Viking Age Irish Ring Pins: How are they made?

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« Our Dunadd Brooch: Where does it come from? Vikings oath rings: fact or fiction? »

Our Bronze Ring Pins: Where do they come from?

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Viking age and Medieval ring pins made from copper alloy have been found all over the world from Novgorod to Newfoundland; over a third of these were found in Ireland (McEneaney & Ryan, 2004, pp. 24). The pins were used as fastenings for cloaks and dresses. Finds of these pins predating the Viking age in Ireland suggest that the pins originated in Ireland and highlight the ties between the ‘Celtic West’ and ‘Sub-Roman Britain’ (Fanning, 1994, pp.1). Vikings first appeared in Ireland in 795 and in the subsequent years settled throughout country establishing its oldest towns and cities (McEneaney et al, 2004, pp. 18).

Although many variations of ring pins have been found, at Asgard, we create replicas of the plain-ringed Baluster and polyhedral ring pins. What’s the difference you say? The baluster headed pin pre-dates Norse settlement in Britain and includes a square headed pin head incised with designs such as a cross or dots and features ‘lozenged shaped panels’ at the top and bottom of the chased middle section. Whereas the polyhedral headed pins feature a 14-sided cubed shaped pin head (Fanning, 1994, pp. 8).  Jim had the chance to go and examine the real thing at the Jorvik Viking Centre. His visit is pictured below.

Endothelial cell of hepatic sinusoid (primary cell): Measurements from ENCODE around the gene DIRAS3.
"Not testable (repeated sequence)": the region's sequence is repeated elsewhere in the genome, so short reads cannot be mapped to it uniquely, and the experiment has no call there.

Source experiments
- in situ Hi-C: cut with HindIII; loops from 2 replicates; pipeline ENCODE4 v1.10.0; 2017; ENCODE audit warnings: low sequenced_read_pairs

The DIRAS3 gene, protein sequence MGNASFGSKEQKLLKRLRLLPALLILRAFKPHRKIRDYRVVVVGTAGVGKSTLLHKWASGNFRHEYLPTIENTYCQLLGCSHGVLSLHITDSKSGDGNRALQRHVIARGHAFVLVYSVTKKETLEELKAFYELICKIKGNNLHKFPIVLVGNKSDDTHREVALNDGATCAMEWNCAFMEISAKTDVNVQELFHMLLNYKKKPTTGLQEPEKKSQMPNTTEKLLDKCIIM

Plain ringed baluster headed pins were first found in a crannog (an ancient loch dwelling) at Lough Gara, co. Sligo, dating from between the 2nd to 5th centuries, pre-dating Viking settlement in Ireland. The only pin of this kind which can be dated broadly between the 9th and 12th centuries was found in a Viking encampment at Knowth, co. Meath which is thought to have served as the capital of Northern Brega, the Medieval Irish Kingdom north of Dublin. It was found decorated with dot ring perforations.

Plain ringed polyhedral ring pins are the most common ring pins from a 1990 archaeological excavation in Dublin, they have also been found in Waterford and are though to have been popular with the Vikings (Fanning, 1994, pp.25; McEneaney et al, pp. 24). Waterford is the only Irish city to have kept its original Norse name. It was in fact founded by a Viking warlord in 914 (McEneaney et al, 2004, pp. 18).

It is believed that these pins were fashionable in 10th century Dublin (Fanning, 1994, pp. 23). Some rings pin shave been found attached to tablet weave, though to prevent loss of the pin (McEneaney et al, 2004, pp. 24).

To make our ring pins, Jim first studied the existing research on ring pins found in Coppergate, York.  He then constructed a master piece based on his research, so we could make our own moulds.  Once cast, the pins are then cleaned up and hand polished before adding the ring to the pin. It really is a simple yet understated piece.

Our Ring pins are available on the website now, buy one of your own here:  https://www.asgard.scot/shop/viking-brooches

 

References

McEneaney, E. and Ryan, R. (2004). Waterford treasures. Waterford: Waterford Museum of Treasures.

Fanning, T. (1994). Viking age ringed pins from Dublin. Dublin: Royal Irish Academy.

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